We strive to inform readers not only about developments in the bitcoin industry, but also to talk about what is happening in related technological areas – cybersecurity, and now in the world of artificial intelligence (AI).
ForkLog has collected the most important news from the AI world over the past week.
- Microsoft will buy the developer of voice processing technologies for $ 19.7 billion, which at one time helped Apple create Siri.
- In China, based on Google technology, they have developed a “search engine” of prohibited information.
- “We play offensively, not defensively,” the Intel CEO commented on the announcement of the first Nvidia server processors.
- Twitter will test its machine learning algorithms for “unintentional harm”
- In Texas, robotic pizza delivery vehicles have begun to be used.
- Intel will launch 35,000 robotic vans on the streets of the United States by 2028.
- Researchers have found that people are more likely to trust an algorithm to solve a complex problem than themselves.
Microsoft announced the purchase of Siri developer
Software giant Microsoft announced its $ 19.7 billion acquisition of Nuance, which helped Apple create Siri.
Nuance specializes in developing voice recognition technologies for businesses, including healthcare and customer service.
It is the software giant’s second largest acquisition since its $ 26.2 billion acquisition of LinkedIn in 2016.
Now the deal must be approved by antitrust regulators. If there are no issues, Microsoft expects to close the deal by the end of 2021.
China has developed a “search engine” for censorship based on Google technology
Chinese researchers have announced the creation of an AI censor that can find “malicious information” on the Internet with an accuracy of more than 91%.
The developers of the system claim that they were helped in this by the open source language model Google BERT, which has been at the heart of the company’s search engine since 2019.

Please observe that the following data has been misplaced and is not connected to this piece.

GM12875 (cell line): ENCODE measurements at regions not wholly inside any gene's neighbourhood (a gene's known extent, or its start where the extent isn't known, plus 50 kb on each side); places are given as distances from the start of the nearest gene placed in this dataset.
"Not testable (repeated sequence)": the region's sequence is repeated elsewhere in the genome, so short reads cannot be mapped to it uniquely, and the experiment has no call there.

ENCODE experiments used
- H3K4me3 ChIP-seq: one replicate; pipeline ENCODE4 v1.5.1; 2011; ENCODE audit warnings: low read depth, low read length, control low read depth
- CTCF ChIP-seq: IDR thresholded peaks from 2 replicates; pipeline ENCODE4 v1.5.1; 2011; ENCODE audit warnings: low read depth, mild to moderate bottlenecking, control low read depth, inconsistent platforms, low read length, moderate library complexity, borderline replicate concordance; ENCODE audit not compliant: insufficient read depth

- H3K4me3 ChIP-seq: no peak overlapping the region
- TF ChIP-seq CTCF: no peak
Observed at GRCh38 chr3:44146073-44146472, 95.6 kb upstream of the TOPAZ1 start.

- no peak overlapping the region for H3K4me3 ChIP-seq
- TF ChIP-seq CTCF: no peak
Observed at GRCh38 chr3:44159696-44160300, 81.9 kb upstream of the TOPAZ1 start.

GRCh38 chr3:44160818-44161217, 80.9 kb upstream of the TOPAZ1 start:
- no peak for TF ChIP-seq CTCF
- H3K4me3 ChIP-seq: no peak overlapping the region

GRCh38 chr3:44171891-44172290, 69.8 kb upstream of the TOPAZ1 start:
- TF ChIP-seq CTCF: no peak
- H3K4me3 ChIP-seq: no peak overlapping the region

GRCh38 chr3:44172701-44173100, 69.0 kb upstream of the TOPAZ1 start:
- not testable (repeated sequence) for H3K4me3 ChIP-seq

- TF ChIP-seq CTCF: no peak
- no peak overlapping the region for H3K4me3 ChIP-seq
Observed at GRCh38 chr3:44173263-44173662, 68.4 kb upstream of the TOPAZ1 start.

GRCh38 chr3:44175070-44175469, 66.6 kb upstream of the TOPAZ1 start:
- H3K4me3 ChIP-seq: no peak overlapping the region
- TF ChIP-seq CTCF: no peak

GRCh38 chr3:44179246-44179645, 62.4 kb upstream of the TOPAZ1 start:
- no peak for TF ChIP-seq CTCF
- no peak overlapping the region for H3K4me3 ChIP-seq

Since BERT cannot analyze texts longer than 512 words, the developers have created an algorithm that breaks long texts into small ones, passes them through the model, and merges the results back.
According to the researchers, their “search engine” can understand the hidden connotations and modified words that Chinese users often use to circumvent censorship.
They also added that their system could make it easier for censors who are now manually searching for prohibited information on the Internet.
Intel reacted to the presentation of the Nvidia Grace processor
Intel CEO Pat Gelsinger commented on the announcement of the first Nvidia Grace server CPU.
He believes that it is his company that is the market leader. Gelsinger recalled that last week they presented a new generation of server processors, which are also designed for artificial intelligence tasks.
He also mentioned the Habana line of AI processors, which Intel bought from the manufacturer in 2019, and noted that close collaboration with Amazon in the cloud technology is a testament to the company’s success in this area.
“I would say that the idea of processors is at the heart of Intel. We are now putting AI into it, and we expect it to be an area where we are offensively, not defensively, ”Gelsinger said.
Twitter will examine the behavior of its algorithms for bias
Twitter announced on the launch of the Responsible Machine Learning initiative.
As part of the program, the company’s data scientists and engineers will study the potential “unintended harm” that its artificial intelligence can cause, and will publish the results of the study in the public domain.
First of all, the developers will revise the algorithm for cropping images on the social network, which is often criticized as “focused on people with fair skin.”
Twitter is also researching the Home Page feed, including assessing the “fairness of the Home Page timeline recommendations by racial subgroup” and analyzing the “content recommendations for various political ideologies in seven countries.”
It is not yet clear what impact this initiative will have on the social network. Twitter noted that in some cases they may change aspects of their platform based on research, while other findings may simply lead to “important discussions.”
In Texas, pizza will be delivered by a robot car
Pizza chain Domino’s Pizza and autonomous vehicle manufacturer Nuro began delivering pizza to residents of a Houston area using robotic vehicles.
On certain days and times, customers who check out the website can request delivery using an autonomous vehicle that uses radar, 360-degree cameras and thermal imaging to control traffic.
Upon the arrival of the order, the user will receive a notification on his phone, as well as a special PIN-code that will need to be entered to gain access to the pizza.